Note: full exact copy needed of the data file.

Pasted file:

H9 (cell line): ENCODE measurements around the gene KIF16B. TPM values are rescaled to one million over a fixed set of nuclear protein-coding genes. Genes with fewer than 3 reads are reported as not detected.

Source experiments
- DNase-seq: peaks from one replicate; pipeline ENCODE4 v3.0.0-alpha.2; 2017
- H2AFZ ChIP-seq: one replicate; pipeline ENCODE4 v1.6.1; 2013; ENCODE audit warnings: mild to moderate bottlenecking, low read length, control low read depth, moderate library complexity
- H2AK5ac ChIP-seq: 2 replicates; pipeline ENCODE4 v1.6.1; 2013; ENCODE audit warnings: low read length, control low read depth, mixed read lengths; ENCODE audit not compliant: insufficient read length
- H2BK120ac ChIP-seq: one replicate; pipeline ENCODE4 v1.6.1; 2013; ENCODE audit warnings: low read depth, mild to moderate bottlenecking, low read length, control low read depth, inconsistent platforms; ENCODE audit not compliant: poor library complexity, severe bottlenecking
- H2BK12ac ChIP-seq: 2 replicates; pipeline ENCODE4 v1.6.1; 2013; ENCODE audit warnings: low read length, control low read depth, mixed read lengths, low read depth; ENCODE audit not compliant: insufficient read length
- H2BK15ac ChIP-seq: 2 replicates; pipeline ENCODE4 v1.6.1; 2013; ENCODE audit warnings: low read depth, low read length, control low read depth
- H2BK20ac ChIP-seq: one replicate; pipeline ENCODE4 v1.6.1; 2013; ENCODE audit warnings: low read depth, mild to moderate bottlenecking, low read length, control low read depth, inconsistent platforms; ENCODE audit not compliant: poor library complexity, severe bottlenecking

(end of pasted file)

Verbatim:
H9 (cell line): ENCODE measurements around the gene KIF16B. TPM values are rescaled to one million over a fixed set of nuclear protein-coding genes. Genes with fewer than 3 reads are reported as not detected.

Source experiments
- DNase-seq: peaks from one replicate; pipeline ENCODE4 v3.0.0-alpha.2; 2017
- H2AFZ ChIP-seq: one replicate; pipeline ENCODE4 v1.6.1; 2013; ENCODE audit warnings: mild to moderate bottlenecking, low read length, control low read depth, moderate library complexity
- H2AK5ac ChIP-seq: 2 replicates; pipeline ENCODE4 v1.6.1; 2013; ENCODE audit warnings: low read length, control low read depth, mixed read lengths; ENCODE audit not compliant: insufficient read length
- H2BK120ac ChIP-seq: one replicate; pipeline ENCODE4 v1.6.1; 2013; ENCODE audit warnings: low read depth, mild to moderate bottlenecking, low read length, control low read depth, inconsistent platforms; ENCODE audit not compliant: poor library complexity, severe bottlenecking
- H2BK12ac ChIP-seq: 2 replicates; pipeline ENCODE4 v1.6.1; 2013; ENCODE audit warnings: low read length, control low read depth, mixed read lengths, low read depth; ENCODE audit not compliant: insufficient read length
- H2BK15ac ChIP-seq: 2 replicates; pipeline ENCODE4 v1.6.1; 2013; ENCODE audit warnings: low read depth, low read length, control low read depth
- H2BK20ac ChIP-seq: one replicate; pipeline ENCODE4 v1.6.1; 2013; ENCODE audit warnings: low read depth, mild to moderate bottlenecking, low read length, control low read depth, inconsistent platforms; ENCODE audit not compliant: poor library complexity, severe bottlenecking